I’m not proud. I called Rabbi Kahan, letting him know that I wouldn’t be able to teach at Temple Sinai since I would be in Cincinnati for the next four years. In spite of the fact that he himself was a Cinci graduate he said, “Don, go back to your work and don’t worry about this. I’ll see you when you get home.”

The next day, the Dean called me into his office. “I don’t know what you did or who you know, but I was just informed that you are going to New York. How did this happen?” he demanded.

I said, with the best look of innocence I could muster, that I had no idea. Then I thanked him for the good news. He was a Cinci graduate, too, so my calling it “good news” was not my finest moment.

The reason I share this story is because it allows me to say the following: If it were not for Rabbi Kahan, I would not be a rabbi. I would not have gone to the New York School. I would not have met Shira. I would not be the father to Noah, Ari, Eytan and Ronni Jane. And I would not be your rabbi. It’s that simple.

Another twenty stories come easily to mind, as Rabbi Kahan has been my advisor and guide through all my years as a rabbi. But I will share just one more, because this one represents his understanding of what it means to be a rabbi, for better and for worse.

After a year in my first congregation, I came home and, as usual, dropped into my rabbi’s office. We talked, he asked me how things were going – the usual subjects. Then he surprised me by asking if anyone in the congregation was angry with me.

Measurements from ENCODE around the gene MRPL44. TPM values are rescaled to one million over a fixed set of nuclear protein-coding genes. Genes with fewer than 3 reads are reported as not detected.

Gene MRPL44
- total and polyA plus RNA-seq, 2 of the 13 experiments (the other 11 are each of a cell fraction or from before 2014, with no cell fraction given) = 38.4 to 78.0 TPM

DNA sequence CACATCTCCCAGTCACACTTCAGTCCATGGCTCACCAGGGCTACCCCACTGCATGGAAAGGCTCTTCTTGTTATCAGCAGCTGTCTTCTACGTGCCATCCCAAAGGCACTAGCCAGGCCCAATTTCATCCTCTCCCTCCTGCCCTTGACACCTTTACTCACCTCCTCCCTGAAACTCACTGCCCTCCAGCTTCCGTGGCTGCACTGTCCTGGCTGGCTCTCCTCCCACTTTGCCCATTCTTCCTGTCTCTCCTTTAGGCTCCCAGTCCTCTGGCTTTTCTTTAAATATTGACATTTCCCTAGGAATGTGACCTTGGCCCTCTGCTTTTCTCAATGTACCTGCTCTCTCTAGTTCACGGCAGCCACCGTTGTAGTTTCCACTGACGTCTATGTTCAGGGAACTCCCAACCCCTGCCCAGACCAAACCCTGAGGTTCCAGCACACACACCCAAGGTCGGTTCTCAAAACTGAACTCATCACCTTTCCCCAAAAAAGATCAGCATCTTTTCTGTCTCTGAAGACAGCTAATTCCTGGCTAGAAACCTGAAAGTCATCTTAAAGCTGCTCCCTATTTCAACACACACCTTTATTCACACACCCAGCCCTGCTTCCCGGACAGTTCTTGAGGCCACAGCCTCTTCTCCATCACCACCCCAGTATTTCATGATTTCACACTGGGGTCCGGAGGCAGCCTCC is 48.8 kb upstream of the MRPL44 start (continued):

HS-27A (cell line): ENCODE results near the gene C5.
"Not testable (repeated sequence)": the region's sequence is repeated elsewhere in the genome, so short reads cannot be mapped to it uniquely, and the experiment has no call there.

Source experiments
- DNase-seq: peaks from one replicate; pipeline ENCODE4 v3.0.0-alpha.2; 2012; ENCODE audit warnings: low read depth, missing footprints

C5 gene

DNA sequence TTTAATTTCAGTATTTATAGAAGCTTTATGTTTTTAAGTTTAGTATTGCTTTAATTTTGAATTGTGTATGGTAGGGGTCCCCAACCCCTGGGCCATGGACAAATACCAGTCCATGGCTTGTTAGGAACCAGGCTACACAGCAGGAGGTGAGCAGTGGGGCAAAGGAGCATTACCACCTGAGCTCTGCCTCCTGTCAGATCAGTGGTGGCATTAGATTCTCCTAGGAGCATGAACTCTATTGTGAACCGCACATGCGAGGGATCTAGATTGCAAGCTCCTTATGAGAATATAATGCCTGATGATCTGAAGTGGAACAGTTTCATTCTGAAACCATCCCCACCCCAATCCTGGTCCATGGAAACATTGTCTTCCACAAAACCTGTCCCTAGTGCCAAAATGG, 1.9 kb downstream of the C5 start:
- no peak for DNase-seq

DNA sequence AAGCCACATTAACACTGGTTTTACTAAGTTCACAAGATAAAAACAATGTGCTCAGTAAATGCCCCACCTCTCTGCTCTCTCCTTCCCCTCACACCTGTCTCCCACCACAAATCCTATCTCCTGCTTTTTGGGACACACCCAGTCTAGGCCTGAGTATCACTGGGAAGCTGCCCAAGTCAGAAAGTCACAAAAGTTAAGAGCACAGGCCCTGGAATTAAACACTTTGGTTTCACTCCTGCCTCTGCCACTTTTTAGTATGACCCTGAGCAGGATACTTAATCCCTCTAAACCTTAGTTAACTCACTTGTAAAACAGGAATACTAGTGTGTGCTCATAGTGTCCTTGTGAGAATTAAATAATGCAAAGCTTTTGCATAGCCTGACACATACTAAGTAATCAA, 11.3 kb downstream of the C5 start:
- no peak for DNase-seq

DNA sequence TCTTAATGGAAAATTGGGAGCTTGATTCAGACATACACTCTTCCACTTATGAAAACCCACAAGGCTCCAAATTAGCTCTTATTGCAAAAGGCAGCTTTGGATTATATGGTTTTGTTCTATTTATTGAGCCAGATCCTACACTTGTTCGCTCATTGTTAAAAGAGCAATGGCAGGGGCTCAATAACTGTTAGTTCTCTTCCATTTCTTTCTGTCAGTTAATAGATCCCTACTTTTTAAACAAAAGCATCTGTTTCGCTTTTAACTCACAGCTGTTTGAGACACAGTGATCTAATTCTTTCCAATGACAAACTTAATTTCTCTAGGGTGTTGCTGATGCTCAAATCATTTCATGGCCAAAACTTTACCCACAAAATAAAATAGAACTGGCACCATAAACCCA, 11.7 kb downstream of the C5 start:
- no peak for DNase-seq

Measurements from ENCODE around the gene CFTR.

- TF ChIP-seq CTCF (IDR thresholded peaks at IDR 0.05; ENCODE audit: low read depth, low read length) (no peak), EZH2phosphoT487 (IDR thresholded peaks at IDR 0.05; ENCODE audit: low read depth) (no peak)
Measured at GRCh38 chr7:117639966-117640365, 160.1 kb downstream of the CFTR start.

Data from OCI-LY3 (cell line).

I thought for a while, then said, “No, I don’t think so.”

Then Rabbi Kahan – my rabbi – smiled, put his arm around my shoulder, gave me a hug and said, “Don, you haven’t done anything yet.”

He had a way of kicking me in the pants that didn’t even feel like I had been kicked. But less than a year later, when I had taken an unpopular stand and pushed – hard – for the congregation to act in a way that reflected my understanding of Jewish values, I went back to him and thanked him for the kick.

Rabbi Kahan never tried to get people angry. But he understood that if a rabbi sets popularity as his or her ultimate goal, they will never succeed as a rabbi. As he always taught, “A rabbi has two jobs: to comfort the disturbed, and to disturb the comfortable.”

Rabbi Kahan did both jobs well. I am proud – honored – to be his student.

These were my thoughts today, rabi u-mori, as I sat through your funeral in the Temple Sinai sanctuary where we met 46 years ago.

I sat in the back row.